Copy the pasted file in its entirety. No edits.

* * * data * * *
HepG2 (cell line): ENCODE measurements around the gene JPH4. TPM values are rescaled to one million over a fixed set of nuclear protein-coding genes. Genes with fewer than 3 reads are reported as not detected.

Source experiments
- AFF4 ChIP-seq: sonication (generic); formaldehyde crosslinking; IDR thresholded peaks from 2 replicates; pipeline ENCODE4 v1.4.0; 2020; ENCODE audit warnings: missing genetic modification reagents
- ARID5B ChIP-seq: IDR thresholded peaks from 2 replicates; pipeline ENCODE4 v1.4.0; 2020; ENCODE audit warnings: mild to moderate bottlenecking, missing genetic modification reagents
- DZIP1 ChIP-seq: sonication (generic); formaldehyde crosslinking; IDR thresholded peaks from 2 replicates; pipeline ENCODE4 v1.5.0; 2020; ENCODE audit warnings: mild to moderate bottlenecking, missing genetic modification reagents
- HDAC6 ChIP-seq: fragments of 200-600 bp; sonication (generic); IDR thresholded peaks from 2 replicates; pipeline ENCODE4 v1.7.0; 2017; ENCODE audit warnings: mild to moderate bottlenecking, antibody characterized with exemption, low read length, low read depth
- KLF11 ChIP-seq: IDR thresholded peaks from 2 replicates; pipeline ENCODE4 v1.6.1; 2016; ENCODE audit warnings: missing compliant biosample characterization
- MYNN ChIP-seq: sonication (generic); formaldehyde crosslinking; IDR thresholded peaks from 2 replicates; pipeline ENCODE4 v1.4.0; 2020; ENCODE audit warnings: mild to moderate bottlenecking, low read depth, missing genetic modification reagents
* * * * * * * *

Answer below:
HepG2 (cell line): ENCODE measurements around the gene JPH4. TPM values are rescaled to one million over a fixed set of nuclear protein-coding genes. Genes with fewer than 3 reads are reported as not detected.

Source experiments
- AFF4 ChIP-seq: sonication (generic); formaldehyde crosslinking; IDR thresholded peaks from 2 replicates; pipeline ENCODE4 v1.4.0; 2020; ENCODE audit warnings: missing genetic modification reagents
- ARID5B ChIP-seq: IDR thresholded peaks from 2 replicates; pipeline ENCODE4 v1.4.0; 2020; ENCODE audit warnings: mild to moderate bottlenecking, missing genetic modification reagents
- DZIP1 ChIP-seq: sonication (generic); formaldehyde crosslinking; IDR thresholded peaks from 2 replicates; pipeline ENCODE4 v1.5.0; 2020; ENCODE audit warnings: mild to moderate bottlenecking, missing genetic modification reagents
- HDAC6 ChIP-seq: fragments of 200-600 bp; sonication (generic); IDR thresholded peaks from 2 replicates; pipeline ENCODE4 v1.7.0; 2017; ENCODE audit warnings: mild to moderate bottlenecking, antibody characterized with exemption, low read length, low read depth
- KLF11 ChIP-seq: IDR thresholded peaks from 2 replicates; pipeline ENCODE4 v1.6.1; 2016; ENCODE audit warnings: missing compliant biosample characterization
- MYNN ChIP-seq: sonication (generic); formaldehyde crosslinking; IDR thresholded peaks from 2 replicates; pipeline ENCODE4 v1.4.0; 2020; ENCODE audit warnings: mild to moderate bottlenecking, low read depth, missing genetic modification reagents